Many Christians don’t know that it took 500 years to compile the New Testament. Early Christianity was fraught with conflicts and controversies. Many of the gospels written as early as 50 years after the death of Jesus were known to church leaders, but never made it into the new Canon. Until the discovery of the Nag Hamadi codices, our knowledge of Gnostics and Gnosticism was gleaned from the writings of their detractors – the early church bishops. Now that the actual Gnostic gospels have come to light, we understand there were many Christian sects in the years following Jesus’ death and many interpretations of his teachings.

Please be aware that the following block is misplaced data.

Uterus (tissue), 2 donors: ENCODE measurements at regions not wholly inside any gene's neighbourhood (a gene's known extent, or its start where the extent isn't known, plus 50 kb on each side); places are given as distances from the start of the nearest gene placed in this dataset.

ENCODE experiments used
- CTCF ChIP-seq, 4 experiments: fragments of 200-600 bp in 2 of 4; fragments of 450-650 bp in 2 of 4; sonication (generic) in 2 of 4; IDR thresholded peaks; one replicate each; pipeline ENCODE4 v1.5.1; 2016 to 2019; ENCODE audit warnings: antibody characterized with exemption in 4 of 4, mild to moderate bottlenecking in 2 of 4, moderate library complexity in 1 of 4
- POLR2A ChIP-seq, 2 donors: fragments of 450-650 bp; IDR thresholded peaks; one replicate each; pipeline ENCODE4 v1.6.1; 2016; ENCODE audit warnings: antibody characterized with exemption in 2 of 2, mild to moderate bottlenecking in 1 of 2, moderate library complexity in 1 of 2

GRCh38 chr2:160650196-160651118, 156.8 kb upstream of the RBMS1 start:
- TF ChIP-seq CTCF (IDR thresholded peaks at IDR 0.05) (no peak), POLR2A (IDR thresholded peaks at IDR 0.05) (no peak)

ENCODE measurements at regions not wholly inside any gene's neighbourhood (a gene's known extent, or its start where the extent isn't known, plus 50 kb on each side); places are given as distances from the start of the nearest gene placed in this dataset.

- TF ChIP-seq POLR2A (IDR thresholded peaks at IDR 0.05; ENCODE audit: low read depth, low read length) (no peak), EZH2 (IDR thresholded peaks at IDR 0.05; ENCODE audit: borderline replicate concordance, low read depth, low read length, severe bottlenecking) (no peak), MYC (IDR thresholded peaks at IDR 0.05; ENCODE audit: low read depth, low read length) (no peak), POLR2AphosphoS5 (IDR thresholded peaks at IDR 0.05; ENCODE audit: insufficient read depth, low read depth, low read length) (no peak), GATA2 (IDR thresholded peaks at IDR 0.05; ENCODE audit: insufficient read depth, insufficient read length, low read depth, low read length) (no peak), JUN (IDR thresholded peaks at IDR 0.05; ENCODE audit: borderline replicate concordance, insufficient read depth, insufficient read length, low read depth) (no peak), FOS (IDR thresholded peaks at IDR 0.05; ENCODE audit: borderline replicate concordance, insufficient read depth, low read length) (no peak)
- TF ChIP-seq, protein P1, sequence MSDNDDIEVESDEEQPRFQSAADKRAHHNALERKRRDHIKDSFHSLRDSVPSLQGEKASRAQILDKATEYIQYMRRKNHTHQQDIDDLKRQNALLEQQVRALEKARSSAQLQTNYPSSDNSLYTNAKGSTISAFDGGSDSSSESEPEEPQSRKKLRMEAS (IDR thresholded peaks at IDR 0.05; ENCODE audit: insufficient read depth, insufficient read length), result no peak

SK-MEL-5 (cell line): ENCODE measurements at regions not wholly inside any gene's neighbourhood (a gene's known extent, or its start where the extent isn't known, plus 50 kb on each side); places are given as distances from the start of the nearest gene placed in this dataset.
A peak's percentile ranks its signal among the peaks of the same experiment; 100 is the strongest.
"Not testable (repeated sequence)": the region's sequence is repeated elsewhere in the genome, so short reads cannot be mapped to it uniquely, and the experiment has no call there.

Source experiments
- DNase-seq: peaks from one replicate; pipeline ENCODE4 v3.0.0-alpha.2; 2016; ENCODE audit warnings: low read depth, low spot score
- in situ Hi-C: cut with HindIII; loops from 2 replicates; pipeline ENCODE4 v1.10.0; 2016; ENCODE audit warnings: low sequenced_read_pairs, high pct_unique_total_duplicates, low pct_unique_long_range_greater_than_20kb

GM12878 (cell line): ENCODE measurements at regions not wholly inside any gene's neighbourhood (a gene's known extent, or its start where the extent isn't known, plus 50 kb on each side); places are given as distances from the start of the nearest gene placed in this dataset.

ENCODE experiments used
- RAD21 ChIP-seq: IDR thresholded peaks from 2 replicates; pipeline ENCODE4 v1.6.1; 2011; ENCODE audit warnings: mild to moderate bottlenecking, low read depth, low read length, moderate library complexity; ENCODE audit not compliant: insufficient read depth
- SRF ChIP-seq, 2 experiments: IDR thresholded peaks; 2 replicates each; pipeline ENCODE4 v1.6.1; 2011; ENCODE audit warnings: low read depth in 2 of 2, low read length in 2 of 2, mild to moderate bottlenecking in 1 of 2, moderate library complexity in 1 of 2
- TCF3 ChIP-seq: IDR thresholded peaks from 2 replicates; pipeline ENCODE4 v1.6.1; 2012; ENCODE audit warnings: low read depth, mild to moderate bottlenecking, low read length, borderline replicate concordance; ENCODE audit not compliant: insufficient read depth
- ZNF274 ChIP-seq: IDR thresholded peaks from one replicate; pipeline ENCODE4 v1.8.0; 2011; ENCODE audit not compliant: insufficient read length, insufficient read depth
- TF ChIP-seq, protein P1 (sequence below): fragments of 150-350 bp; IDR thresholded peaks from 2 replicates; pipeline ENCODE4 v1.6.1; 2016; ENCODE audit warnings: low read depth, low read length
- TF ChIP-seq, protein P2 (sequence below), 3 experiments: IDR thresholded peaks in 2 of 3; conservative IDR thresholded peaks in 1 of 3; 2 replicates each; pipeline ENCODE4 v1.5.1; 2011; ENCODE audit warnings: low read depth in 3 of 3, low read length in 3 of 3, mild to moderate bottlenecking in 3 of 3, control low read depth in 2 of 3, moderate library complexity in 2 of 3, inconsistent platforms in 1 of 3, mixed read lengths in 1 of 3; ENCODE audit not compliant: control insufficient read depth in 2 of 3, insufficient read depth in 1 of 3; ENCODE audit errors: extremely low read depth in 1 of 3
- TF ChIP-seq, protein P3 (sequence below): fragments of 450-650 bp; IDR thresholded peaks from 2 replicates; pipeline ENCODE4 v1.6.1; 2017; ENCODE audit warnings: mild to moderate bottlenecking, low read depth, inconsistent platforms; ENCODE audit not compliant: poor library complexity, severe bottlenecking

Of particular interest to me is the role of women in these communities. Far from being banned from any meaningful leadership positions in the church, women had equal footing with men among the Gnostics. In fact, many of these forbidden gospels give Mary Magdalene (who was wrongfully depicted as a prostitute by Pope Gregory in the sixth century) an exalted status as the favorite of Jesus.